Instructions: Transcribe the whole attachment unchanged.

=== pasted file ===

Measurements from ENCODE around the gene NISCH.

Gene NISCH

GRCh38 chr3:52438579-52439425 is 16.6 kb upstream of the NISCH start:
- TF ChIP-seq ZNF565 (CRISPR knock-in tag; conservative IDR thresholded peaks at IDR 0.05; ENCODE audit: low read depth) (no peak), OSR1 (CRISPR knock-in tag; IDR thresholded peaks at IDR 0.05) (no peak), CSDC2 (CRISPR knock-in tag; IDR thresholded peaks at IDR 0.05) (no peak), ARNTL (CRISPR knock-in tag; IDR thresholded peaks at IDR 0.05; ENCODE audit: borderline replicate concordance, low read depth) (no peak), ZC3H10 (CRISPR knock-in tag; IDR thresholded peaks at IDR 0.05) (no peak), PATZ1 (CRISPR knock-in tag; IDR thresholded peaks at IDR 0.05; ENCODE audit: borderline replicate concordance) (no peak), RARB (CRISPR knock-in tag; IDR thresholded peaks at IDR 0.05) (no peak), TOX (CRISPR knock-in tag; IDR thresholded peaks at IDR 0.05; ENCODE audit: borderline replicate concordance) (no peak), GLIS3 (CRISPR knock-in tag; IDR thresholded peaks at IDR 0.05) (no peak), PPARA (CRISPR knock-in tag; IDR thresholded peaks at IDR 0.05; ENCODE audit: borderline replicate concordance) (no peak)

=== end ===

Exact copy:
Measurements from ENCODE around the gene NISCH.

Gene NISCH

GRCh38 chr3:52438579-52439425 is 16.6 kb upstream of the NISCH start:
- TF ChIP-seq ZNF565 (CRISPR knock-in tag; conservative IDR thresholded peaks at IDR 0.05; ENCODE audit: low read depth) (no peak), OSR1 (CRISPR knock-in tag; IDR thresholded peaks at IDR 0.05) (no peak), CSDC2 (CRISPR knock-in tag; IDR thresholded peaks at IDR 0.05) (no peak), ARNTL (CRISPR knock-in tag; IDR thresholded peaks at IDR 0.05; ENCODE audit: borderline replicate concordance, low read depth) (no peak), ZC3H10 (CRISPR knock-in tag; IDR thresholded peaks at IDR 0.05) (no peak), PATZ1 (CRISPR knock-in tag; IDR thresholded peaks at IDR 0.05; ENCODE audit: borderline replicate concordance) (no peak), RARB (CRISPR knock-in tag; IDR thresholded peaks at IDR 0.05) (no peak), TOX (CRISPR knock-in tag; IDR thresholded peaks at IDR 0.05; ENCODE audit: borderline replicate concordance) (no peak), GLIS3 (CRISPR knock-in tag; IDR thresholded peaks at IDR 0.05) (no peak), PPARA (CRISPR knock-in tag; IDR thresholded peaks at IDR 0.05; ENCODE audit: borderline replicate concordance) (no peak)